By Megan Hughes for BH&G
Perennials are the come-back stars of the garden, returning each spring after going dormant in winter. That means you can plant them once and then enjoy them for years. Healthy, happy perennials such as long-blooming coneflowers and shade-loving hostas will grow vigorously and multiply, creating new plants for you to expand your own garden or to share with friends. But sometimes, your perennials might not produce as many flowers or they just won’t grow as well as they should. Chances are you’ve overlooked something they need to thrive. Here are the most common perennial garden mistakes you might be making, and how to fix them so you can get back to enjoying a season-long color show.
Mistake 1: Putting Perennials in the Wrong Spot
The old garden adage “right plant, right place” means matching a plant’s light requirements and soil preferences to where you want to put it. Some perennials, such a coneflower and yarrow, revel in bright sun from morning until night while others, such as astilbe and old-fashioned bleeding heart, do best in afternoon shade. When it comes to soil, some perennials need fast-draining sandy soil and others thrive in soil that stays moist but not wet. Knowing the preferred growing conditions a perennial needs is as simple as checking the plant label when you’re in the garden center or consulting a plant encyclopedia. Pair the light and soil characteristics of your garden with plants that thrive in those conditions for a winning combo.
Mistake 2: Ignoring Your Zone
Every perennial has a hardiness zone range, based on the lowest temperatures various regions experience on average. Make sure to choose plants that can thrive in your particular zone, based on the USDA Hardiness Zone Map. For example, if you live in Zone 5, plants that are hardy in Zones 5 and below will likely survive your area’s winters. Plants that are rated Zone 6 probably won’t without some extra protection from the cold, such as a thick layer of mulch in winter.
Mistake 3: Neglecting Maintenance
The best things in life often require a little bit of work and that’s the case for perennials. While these plants tend to be fairly low-maintenance in general, they will look even better when you add a couple of key tasks to your garden chores list. In particular, regular deadheading, or removing spent flowers, encourages plants to channel available energy into developing a healthy root system and, in some cases, another flush of flowers later in the season. Division also helps reinvigorate many perennials. Aim to divide your perennial plants every three years or so.
Mistake 4: Not Planting for Color Through the Seasons
Most perennials bloom for a period of about three weeks. When you plant several different types of perennials together, your garden could have something in bloom at least three seasons out of the year. Make sure to think about color early in the season, with early-blooming species like hellebore and trillium. Then mix in plants that will extend the flower show through summer into fall, when late-season perennials such as aster, black-eyed Susan, and Russian sage take over. Perennials prized for their foliage, such as hosta and sedum, add both color and texture while plants with more showy flowers are coming into bloom.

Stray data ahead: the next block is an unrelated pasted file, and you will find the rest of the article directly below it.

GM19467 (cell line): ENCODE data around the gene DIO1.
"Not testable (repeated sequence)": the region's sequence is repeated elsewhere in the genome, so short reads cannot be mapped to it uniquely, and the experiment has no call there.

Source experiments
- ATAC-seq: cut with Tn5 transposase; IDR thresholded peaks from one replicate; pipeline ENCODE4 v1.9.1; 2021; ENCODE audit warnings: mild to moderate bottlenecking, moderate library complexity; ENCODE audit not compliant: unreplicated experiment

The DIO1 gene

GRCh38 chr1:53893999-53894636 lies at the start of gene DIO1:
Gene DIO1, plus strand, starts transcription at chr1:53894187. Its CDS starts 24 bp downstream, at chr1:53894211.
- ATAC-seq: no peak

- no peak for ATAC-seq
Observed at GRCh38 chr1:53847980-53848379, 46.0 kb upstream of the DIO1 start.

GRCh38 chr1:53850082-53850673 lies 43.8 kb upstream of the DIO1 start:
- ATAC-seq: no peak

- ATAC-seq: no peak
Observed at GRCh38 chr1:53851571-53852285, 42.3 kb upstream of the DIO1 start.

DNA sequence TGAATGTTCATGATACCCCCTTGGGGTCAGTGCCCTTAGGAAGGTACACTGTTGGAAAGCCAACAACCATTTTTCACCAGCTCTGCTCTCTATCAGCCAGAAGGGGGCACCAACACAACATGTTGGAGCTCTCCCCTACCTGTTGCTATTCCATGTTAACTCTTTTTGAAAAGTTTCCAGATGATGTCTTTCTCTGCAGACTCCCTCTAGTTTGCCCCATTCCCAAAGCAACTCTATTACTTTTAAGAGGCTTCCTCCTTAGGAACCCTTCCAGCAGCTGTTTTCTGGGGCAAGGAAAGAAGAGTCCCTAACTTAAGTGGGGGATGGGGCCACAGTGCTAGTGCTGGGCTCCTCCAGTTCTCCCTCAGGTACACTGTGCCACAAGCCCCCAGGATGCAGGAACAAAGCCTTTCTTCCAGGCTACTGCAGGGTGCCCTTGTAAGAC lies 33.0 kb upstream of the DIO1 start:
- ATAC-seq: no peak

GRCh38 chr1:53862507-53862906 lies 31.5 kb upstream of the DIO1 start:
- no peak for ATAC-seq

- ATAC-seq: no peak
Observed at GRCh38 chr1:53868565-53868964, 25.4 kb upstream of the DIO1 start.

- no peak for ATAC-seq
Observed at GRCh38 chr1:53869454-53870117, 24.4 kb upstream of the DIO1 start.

Mistake 5: Mulching Too Much or Too Little
You’re adding mulch, right? A 3-inch layer of organic mulch, such as shredded bark, will help you keep down weeds and hold moisture in the soil longer. But when you apply it, keep any mulch 2-3 inches away from the crown, or growing point, of each plant. Mulch too close or over the crown can help diseases take hold or slowly suffocate the plant. Mulch breaks down over time so you likely will need to spread a fresh layer annually. A really thick layer of mulch (6-8 inches) can be used to insulate fall-planted perennials from harsh winter conditions. If you apply a mulch blanket to newly planted perennials in late fall, make sure to remove it in early spring so the soil can warm up better as air temperatures rise.
Mistake 6: Planting Too Close
Crowded perennials create conditions that encourage disease. Although it’s hard to imagine, a young perennial in a 4-inch pot can easily expand to cover several feet over a period of three years. When adding new plants, pay attention to the width and height you can expect them to reach. Choose planting places based on the plant’s full size, both in relation to structures and pathways as well as other plants around them. And then wait patiently. Perennials grow slowly in the first year. In the second year, you’ll notice a rapid increase in growth, and by the third year, they usually reach their full size.
Mistake 7: Not Staking Tall Stems
Some perennials need a little help to stand tall. Delphiniums, peonies, and asters are just a few plants with long or thin flower stems that tend to flop onto the ground when they begin to bloom. To get the most out of their floral show, you’ll need to do some staking earlier in their season of bloom. You can use single stakes or a growth-through grid, depending on what works best for the plant you need to support. Or, if staking is a chore you would rather avoid, look for more compact varieties of your favorite perennials that won’t require support.
If you’ve made some of these perennial garden mistakes in the past, you can easily correct course because these types of plants tend to be pretty forgiving. Chalk up your errors to experience and make note of these gardening tactics so you can start growing perennials like a pro.